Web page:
Cosco’s investment plan for the port of Piraeus may become history under archaeological threats. After a meeting that was conducted on April 2, Greece’s powerful Central Archaeological Council (KAS) struck a major blow to the Cosco-owned Piraeus Port Authority’s (PPA) $675m master plan by characterising a large part of Piraeus as an area of archaeological interest that must be protected.
Specifically, KAS voted against the plans of Cosco to build a mall next to a new cruise ship terminal. In the meantime, KAS also asked for restrictions on a five-star hotel that is planned to be built in the southern section of the central port where the main cruise terminal is located.
The ability to operate a 300,000-tonne capacity dry dock at the industrial Psyttalia site, also remains doubtful.
Yet, the expansion of the archaeological zones offshore raises questions over whether KAS in this case, will interfere with dredging off the passenger port of Piraeus.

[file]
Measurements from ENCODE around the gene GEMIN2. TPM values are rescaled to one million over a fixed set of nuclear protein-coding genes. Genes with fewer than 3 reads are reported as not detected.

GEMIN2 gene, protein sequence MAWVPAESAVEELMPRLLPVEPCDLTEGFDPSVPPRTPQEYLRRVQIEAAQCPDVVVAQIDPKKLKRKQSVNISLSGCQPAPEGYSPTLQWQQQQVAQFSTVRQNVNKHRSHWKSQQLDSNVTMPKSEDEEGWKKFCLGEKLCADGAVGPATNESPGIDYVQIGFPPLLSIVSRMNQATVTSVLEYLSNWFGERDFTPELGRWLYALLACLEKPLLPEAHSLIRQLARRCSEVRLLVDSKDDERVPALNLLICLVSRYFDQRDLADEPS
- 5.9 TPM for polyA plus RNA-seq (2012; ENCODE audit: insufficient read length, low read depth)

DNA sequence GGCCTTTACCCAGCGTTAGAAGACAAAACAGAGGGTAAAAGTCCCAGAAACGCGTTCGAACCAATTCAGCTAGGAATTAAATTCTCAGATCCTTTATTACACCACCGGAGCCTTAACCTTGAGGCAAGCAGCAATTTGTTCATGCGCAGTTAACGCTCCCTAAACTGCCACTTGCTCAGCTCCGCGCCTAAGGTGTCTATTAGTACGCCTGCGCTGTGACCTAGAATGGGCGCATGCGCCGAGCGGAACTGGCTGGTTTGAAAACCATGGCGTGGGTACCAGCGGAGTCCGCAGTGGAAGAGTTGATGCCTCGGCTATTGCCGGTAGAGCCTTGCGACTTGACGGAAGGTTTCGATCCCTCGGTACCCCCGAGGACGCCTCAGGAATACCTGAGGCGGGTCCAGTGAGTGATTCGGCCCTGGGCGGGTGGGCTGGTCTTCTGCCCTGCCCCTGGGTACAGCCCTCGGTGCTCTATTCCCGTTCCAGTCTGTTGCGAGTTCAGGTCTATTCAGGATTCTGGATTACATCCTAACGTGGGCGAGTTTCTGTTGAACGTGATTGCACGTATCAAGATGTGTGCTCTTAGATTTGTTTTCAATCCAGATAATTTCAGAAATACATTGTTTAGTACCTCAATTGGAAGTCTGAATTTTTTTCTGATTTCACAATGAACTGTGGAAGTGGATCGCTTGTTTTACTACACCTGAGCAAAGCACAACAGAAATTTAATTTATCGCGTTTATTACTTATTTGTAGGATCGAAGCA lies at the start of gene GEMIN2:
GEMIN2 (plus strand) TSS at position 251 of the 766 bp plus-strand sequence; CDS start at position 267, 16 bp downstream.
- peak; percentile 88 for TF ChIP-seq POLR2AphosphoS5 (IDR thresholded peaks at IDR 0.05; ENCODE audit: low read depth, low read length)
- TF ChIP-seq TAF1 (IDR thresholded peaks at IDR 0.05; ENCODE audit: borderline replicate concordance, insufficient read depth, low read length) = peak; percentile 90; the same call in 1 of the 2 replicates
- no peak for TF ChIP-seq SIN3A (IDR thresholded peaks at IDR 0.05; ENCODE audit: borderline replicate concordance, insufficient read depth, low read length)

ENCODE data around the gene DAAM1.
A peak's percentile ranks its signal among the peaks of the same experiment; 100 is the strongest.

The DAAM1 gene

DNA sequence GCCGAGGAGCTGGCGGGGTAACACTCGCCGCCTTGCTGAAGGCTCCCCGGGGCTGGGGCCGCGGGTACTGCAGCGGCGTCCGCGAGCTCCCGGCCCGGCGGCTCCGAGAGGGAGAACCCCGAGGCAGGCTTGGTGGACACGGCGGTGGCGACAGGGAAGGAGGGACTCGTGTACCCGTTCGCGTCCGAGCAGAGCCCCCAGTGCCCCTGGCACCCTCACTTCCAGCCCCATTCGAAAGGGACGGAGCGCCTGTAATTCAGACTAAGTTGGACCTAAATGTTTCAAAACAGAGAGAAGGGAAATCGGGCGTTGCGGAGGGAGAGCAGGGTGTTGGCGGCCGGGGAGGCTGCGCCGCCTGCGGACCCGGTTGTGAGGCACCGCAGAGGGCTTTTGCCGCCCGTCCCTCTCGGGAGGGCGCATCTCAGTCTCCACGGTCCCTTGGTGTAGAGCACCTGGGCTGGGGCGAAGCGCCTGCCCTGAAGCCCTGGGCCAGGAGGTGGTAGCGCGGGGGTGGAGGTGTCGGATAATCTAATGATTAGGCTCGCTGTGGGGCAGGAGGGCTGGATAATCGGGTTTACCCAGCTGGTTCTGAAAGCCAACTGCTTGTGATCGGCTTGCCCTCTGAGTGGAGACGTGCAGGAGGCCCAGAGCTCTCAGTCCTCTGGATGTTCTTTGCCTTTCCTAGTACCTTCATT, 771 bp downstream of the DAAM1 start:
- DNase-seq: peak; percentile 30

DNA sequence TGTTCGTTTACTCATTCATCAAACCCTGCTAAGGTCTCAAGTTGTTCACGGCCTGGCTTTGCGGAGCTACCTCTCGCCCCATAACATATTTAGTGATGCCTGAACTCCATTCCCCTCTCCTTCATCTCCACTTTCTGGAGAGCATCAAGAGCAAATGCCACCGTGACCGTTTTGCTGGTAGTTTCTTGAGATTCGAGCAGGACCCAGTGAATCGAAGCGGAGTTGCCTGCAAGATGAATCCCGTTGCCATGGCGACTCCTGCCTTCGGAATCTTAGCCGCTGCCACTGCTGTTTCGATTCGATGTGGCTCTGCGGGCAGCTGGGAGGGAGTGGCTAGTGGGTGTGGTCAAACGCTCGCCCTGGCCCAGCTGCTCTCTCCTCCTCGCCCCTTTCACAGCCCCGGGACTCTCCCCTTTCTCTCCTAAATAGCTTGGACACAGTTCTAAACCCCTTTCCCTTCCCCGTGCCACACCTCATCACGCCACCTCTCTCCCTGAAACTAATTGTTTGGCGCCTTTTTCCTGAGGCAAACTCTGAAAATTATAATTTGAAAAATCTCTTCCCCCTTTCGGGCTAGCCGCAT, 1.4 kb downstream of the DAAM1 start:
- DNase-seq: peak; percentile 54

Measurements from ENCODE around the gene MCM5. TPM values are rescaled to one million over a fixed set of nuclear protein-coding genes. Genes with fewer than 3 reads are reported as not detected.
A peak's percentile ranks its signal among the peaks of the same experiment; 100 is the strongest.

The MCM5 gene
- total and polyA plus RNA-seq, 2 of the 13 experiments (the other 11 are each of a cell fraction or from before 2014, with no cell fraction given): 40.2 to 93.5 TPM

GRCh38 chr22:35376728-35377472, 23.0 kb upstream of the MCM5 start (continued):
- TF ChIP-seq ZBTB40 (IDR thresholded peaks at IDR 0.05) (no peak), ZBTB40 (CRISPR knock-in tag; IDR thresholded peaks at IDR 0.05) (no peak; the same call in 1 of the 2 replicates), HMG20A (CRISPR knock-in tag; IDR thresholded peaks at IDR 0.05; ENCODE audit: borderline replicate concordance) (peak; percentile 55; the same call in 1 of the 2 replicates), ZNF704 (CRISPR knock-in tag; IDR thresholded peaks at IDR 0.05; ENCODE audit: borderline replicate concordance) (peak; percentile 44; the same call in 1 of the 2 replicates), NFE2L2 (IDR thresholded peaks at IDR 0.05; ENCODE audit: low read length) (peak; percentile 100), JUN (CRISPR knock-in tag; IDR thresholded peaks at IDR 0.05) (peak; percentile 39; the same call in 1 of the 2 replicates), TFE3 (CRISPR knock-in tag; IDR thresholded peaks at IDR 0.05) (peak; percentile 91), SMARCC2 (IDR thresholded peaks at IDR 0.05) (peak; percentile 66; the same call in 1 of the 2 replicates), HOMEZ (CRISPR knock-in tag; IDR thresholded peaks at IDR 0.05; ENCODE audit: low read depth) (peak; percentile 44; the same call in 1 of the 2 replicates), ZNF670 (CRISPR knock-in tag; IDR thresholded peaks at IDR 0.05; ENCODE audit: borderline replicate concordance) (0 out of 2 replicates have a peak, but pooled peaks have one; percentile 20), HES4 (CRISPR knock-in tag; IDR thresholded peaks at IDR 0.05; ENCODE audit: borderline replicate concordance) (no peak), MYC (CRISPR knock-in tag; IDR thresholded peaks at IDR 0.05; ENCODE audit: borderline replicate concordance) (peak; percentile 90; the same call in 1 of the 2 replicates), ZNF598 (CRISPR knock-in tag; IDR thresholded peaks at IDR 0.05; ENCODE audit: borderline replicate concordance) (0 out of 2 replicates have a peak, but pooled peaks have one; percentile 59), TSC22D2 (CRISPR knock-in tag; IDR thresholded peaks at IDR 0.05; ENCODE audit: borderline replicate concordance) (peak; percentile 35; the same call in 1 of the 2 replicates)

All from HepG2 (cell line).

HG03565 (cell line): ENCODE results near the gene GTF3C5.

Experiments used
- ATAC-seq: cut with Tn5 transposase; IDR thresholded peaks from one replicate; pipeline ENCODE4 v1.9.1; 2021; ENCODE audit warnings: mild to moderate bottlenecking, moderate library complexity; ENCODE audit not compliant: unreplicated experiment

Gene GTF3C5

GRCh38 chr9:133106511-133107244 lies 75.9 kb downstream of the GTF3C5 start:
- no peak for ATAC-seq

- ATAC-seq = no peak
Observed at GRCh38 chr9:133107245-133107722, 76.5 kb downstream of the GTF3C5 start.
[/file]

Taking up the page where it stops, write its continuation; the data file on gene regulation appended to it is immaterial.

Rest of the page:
KAS’ decision places the relations between Cosco and the government to another test as the Chinese company sees its plan as an integral project and not isolated interventions, while Beijing views Cosco’s plans as part of the process for a new Silk Road that will consolidate China’s global financial power.
Moreover, KAS’ decision is expected to conclude in an eight-months delay for the start of implementation of any of the investments planned.
In light of the eight-month delay, it will be added to the two-and-a-half years of delays since the PPA was privatised.
Cosco has effectively become a hostage to the Culture Ministry, which appoints KAS members, with a clear impact on the time of investment implementation.
Cosco, commented on the delays that
There can be no major commercial port without a railway link and modern logistics facilities; there can be no ship repair zone without major tanks and high-standard services.
However, the KAS decision was expected. A KAS session, initially set for March 5, was postponed after an outcry, mostly by municipalities, and a written request by the PPA’s management, asking for more time to respond to the prospect of declaring one of two of Greece’s most industrialised districts as an area of archaeological interest, a prospect that would mean stricter building license regulations and land uses.
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